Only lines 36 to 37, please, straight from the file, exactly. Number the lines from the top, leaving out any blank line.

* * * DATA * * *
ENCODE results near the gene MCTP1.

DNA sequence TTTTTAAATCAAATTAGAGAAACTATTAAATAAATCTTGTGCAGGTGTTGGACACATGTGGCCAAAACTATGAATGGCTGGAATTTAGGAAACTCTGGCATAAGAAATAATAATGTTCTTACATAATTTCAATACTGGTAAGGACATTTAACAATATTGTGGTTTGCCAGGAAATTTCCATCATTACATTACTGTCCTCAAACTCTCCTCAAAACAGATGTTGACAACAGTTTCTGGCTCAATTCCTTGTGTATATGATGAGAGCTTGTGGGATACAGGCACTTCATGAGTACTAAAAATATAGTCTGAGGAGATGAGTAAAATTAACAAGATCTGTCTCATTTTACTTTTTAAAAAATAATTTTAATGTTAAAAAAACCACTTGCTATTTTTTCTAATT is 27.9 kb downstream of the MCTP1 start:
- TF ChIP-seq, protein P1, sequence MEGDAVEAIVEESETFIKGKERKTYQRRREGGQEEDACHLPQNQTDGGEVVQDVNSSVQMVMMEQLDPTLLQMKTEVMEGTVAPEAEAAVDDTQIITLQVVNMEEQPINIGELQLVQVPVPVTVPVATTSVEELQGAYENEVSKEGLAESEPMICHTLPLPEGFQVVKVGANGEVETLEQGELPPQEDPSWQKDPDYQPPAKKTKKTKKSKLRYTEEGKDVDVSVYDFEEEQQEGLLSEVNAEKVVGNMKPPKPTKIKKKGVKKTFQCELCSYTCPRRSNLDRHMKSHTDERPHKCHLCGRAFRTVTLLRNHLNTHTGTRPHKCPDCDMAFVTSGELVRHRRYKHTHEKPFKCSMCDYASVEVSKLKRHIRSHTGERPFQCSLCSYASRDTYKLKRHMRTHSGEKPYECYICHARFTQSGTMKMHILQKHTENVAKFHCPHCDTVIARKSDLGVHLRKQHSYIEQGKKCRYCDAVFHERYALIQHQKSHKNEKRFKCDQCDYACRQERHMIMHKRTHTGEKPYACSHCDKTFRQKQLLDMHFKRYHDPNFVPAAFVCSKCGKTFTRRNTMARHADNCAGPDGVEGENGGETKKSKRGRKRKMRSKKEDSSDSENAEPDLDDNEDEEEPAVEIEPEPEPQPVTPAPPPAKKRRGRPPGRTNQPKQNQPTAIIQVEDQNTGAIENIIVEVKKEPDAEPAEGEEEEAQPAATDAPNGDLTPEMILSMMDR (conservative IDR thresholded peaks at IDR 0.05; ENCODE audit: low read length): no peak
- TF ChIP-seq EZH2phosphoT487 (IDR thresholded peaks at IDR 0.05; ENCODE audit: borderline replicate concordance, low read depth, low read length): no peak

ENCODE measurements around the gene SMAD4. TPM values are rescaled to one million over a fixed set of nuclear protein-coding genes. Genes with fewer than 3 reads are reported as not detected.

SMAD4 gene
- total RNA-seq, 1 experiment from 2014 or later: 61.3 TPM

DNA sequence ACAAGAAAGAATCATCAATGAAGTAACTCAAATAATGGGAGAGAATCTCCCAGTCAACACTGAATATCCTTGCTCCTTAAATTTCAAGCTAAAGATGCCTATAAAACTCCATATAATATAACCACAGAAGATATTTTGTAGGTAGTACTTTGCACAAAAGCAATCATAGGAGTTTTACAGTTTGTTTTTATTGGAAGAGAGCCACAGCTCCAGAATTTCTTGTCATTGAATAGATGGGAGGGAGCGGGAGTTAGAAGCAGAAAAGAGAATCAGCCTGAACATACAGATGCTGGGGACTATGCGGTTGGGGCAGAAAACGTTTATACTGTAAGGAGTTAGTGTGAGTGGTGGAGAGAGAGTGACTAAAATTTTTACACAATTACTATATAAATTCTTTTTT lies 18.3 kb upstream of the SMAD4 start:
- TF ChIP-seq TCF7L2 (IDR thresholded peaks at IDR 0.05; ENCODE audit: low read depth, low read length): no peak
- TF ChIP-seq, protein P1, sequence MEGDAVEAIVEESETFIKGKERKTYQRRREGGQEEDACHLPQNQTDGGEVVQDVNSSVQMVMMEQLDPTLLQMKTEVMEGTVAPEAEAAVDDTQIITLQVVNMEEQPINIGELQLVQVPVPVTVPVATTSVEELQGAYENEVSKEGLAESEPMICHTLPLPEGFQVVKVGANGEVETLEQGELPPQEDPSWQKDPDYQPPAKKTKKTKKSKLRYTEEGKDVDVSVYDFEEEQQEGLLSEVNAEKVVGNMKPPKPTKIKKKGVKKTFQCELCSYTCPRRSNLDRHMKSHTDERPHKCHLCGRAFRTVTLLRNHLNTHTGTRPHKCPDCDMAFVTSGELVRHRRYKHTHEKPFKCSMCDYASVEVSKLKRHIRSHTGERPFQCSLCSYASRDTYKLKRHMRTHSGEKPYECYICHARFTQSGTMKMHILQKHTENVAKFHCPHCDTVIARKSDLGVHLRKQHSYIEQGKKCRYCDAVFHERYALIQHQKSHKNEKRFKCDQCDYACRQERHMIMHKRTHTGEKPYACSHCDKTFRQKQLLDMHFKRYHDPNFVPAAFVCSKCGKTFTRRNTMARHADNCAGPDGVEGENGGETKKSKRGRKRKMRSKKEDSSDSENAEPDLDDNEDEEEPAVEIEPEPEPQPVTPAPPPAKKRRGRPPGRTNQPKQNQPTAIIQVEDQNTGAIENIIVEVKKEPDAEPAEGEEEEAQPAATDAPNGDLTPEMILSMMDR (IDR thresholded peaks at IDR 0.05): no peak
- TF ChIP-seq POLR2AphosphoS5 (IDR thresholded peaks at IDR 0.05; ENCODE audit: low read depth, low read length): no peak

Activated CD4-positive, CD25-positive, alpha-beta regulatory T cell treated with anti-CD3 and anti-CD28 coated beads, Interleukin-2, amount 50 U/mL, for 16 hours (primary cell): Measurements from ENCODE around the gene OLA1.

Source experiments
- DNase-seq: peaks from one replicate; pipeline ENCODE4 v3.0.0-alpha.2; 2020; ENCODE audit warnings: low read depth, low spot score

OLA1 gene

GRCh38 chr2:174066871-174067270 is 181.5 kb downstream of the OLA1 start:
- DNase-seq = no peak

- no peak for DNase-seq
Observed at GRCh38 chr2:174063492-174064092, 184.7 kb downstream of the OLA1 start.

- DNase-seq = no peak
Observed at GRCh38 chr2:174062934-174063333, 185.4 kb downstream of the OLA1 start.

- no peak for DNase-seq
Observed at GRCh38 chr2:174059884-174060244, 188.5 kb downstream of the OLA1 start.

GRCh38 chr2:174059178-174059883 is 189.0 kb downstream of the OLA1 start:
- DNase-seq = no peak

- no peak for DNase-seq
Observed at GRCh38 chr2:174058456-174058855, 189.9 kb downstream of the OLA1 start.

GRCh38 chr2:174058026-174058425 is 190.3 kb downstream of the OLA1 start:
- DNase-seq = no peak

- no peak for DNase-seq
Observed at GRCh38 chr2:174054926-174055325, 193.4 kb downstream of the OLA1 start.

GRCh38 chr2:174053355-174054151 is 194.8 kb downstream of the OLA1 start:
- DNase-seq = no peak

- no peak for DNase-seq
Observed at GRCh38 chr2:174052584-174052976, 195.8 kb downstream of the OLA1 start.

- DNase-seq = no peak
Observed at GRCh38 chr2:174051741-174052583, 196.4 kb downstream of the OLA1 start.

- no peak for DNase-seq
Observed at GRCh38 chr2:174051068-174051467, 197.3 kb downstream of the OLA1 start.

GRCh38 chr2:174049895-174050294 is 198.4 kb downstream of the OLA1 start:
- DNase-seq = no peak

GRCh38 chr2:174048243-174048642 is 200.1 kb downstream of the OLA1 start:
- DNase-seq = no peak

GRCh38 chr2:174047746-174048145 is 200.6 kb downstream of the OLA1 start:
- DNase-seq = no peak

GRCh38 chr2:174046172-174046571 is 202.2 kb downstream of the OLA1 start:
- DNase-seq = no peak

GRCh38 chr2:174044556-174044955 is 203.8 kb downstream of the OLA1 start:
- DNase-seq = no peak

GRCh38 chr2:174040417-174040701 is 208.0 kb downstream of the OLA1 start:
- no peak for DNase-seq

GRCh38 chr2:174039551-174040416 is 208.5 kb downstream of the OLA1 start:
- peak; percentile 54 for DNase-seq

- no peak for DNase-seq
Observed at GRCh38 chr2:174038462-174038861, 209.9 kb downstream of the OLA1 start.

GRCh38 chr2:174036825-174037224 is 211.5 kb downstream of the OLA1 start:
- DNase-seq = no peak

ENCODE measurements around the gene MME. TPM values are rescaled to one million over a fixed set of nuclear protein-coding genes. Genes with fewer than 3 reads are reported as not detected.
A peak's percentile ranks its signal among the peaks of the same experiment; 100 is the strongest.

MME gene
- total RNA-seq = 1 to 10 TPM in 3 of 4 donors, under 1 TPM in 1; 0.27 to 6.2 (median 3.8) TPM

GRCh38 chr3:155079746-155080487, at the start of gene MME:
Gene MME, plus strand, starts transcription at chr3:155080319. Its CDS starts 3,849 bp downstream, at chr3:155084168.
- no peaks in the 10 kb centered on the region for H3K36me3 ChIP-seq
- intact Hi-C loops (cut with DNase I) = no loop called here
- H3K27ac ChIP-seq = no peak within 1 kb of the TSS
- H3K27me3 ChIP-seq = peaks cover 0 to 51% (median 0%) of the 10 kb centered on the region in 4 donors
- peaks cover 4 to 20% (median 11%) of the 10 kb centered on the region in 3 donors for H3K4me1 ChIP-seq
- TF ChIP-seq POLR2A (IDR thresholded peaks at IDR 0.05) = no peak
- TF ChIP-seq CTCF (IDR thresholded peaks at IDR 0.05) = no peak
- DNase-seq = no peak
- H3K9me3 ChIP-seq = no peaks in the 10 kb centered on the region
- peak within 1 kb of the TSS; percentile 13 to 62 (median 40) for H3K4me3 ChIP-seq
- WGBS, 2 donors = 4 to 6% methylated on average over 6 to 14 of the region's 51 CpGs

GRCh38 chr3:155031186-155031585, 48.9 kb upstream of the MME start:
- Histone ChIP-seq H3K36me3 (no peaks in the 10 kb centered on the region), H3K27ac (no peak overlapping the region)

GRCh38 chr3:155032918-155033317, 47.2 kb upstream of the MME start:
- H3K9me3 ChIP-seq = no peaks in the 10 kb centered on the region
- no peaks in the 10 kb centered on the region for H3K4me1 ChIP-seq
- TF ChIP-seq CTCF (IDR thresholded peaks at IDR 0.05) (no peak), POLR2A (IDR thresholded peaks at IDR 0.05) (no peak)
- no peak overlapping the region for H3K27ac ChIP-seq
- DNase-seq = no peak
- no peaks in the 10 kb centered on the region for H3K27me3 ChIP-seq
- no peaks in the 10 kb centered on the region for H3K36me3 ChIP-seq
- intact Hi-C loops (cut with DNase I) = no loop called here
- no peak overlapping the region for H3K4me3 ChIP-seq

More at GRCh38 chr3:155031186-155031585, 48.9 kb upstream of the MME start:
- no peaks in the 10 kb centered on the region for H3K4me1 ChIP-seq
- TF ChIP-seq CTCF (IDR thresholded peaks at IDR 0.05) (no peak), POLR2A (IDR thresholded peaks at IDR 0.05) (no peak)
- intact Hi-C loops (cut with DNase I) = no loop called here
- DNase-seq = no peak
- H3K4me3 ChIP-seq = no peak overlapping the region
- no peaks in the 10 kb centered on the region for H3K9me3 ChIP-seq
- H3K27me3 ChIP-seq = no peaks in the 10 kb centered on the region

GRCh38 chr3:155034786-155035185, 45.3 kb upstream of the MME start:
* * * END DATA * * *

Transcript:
- DNase-seq = no peak
Observed at GRCh38 chr2:174051741-174052583, 196.4 kb downstream of the OLA1 start.